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Biographical entry Perry, Alan Cecil (1892 - 1971)

MRCS 1914; FRCS 1920; MB BS London 1922; MS 1923.

Born
26 November 1892
Were, Hertfordshire
Died
1 April 1971
Occupation
General surgeon

Details

Alan Cecil Perry was born on 26 November 1892 at Ware in Hertfordshire, the son of Major H Perry, and received his medical education at the London Hospital. He entered the Medical College in March 1909 having obtained the Price Entrance Scholarship in science. He had a brilliant career as a student gaining many distinctions. He was awarded the Letheby Prize in organic chemistry in his first year as a student. In 1912 he won the Begley Studentship in anatomy of the Royal College of Surgeons.

At the second MB examination he was awarded honours in anatomy, physiology, pharmacology, and in organic chemistry, and directly after this examination he passed the Primary Examination for the Fellowship of the Royal College of Surgeons. During his clinical studies he gained the Medical Prize and the Andrew Clark Prize in clinical medicine and pathology. Alan Perry was in camp with the Officers Training Corps at the outbreak of the first world war, and was released for a short period to enable him to take the final qualifications of the Conjoint Examining Board in October of that year.

After qualifying he was immediately sent out to France as a regimental medical officer attached to the Sherwood Foresters. He saw active service at Ypres and was gassed soon after this new method of warfare was introduced by the Germany Army. After this unfortunate incident he returned to France as a regimental medical officer until 1916. During one of the enemy attacks he was in a dug-out which received a direct hit, and was the only person to be brought out alive. He received severe injuries to his knee. While recovering from his wounds he acted as emergency officer at the London Hospital. He remained in the RAMC until the end of the war. During his years as a student Alan Perry was dresser to some of the most distinguished surgeons of the day, being attached to the firms of Sir Frederick Eve and Richard Warren and Jonathan Hutchinson, junior, and Hugh Lett. After the war he became house physician to Lord Dawson and Dr Leyton and house surgeon to Sir Hugh Rigby and Robert Milne.

In 1922 he took the final MB BS examination with honours receiving distinctions in medicine and surgery and being awarded the University Gold Medal. In May 1920 he passed the Final FRCS, and took the degree of Master of Surgery in December 1923. In June 1920 he was appointed a surgical registrar and in December 1921 he became assistant to the surgical unit under Professor Souttar. In September 1923 he was appointed surgical first assistant and registrar to the firm of Russell Howard and George Neligan.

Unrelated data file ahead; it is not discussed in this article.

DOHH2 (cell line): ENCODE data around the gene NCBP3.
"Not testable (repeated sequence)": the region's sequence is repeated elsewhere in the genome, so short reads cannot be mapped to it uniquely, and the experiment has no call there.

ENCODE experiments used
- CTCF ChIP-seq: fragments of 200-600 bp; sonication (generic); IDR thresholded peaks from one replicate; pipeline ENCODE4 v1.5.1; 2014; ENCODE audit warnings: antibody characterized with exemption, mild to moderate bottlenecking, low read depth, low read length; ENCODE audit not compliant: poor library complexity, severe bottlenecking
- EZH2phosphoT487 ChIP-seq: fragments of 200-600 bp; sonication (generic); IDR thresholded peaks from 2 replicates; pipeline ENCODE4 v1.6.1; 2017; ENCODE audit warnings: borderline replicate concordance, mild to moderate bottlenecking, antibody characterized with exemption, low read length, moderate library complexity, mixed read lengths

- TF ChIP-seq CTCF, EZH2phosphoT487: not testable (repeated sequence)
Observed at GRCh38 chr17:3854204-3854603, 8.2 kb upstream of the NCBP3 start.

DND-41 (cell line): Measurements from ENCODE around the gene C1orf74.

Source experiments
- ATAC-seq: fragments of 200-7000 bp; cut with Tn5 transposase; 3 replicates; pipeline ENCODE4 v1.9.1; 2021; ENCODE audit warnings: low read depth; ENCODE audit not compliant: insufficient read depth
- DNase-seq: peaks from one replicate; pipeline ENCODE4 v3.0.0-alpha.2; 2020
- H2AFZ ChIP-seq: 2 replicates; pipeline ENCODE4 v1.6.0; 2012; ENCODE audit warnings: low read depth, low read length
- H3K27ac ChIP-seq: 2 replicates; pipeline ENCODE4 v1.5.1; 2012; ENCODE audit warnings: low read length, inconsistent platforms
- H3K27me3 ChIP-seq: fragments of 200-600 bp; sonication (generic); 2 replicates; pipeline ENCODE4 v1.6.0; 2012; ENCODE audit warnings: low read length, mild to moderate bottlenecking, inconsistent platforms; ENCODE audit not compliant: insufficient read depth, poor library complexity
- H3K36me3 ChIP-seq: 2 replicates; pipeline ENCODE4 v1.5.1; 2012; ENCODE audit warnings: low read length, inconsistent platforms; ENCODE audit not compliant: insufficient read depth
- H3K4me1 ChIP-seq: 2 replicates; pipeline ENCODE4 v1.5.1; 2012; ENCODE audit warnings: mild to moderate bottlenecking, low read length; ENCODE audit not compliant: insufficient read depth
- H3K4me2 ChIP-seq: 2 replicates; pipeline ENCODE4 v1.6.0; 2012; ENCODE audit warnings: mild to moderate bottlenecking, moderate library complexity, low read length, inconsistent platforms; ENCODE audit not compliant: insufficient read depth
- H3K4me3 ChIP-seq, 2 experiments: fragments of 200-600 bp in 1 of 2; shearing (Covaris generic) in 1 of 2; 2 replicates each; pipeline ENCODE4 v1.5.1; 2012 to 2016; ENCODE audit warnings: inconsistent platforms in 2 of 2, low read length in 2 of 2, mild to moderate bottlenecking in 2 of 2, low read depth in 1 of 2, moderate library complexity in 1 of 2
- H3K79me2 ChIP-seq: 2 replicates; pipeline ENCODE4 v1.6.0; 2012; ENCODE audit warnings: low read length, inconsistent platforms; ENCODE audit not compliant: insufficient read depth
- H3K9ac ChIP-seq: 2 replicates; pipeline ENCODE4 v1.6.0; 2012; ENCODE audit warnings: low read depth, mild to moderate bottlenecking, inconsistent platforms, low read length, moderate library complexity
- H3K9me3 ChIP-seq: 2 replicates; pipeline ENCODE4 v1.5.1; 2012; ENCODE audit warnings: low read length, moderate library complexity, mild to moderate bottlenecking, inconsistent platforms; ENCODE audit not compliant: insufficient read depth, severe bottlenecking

In March 1926 on the retirement of James Sherren from the staff he was appointed assistant surgeon to the London Hospital. During his years as a first assistant he came to be very closely associated with that brilliant surgical teacher Russell Howard who had a profound influence on his outlook as a surgeon. In 1933 he was joint author with Russell Howard of the textbook entitled The practice of surgery which embodied the teaching of surgery at the London Hospital. In addition he was joint author with Russell Howard of the House Surgeon's Vade Mecum, and was associated with Miss Dorothy Hervey in writing a text book on general nursing for student nurses. In 1954 he was appointed Schorstein Memorial Lecturer, and took as his subject Some surgical aspects of anaemia.

Perry examined in surgery for the University of London and the Society of Apothecaries of which body he was a Liveryman. He also served as a Member of the Court of Examiners of the Royal College of Surgeons.

Alan Perry will always be remembered as a surgeon who possessed great skill and dexterity. His surgical knowledge was profound and his judgement was excellent. He took a keen interest in the Students Union and was president of a number of individual students clubs.

His own particular hobby was golf. It gave him great joy when his youngest brother, Dr Kenneth Perry, was appointed to the consultant staff of the London Hospital while he was still an active member of the staff himself. He was a very distinguished Freemason holding the high rank of Grand Officer.

In 1922 he married May Alice, the daughter of Captain C H Palmer RN. There were no children of the marriage. Mrs Perry had previously been a ward sister at the London Hospital. Perry died on 1 April 1971.

Sources used to compile this entry: [Brit med J 1971, 2, 226; Lancet 1971, 1, 922].

The Royal College of Surgeons of England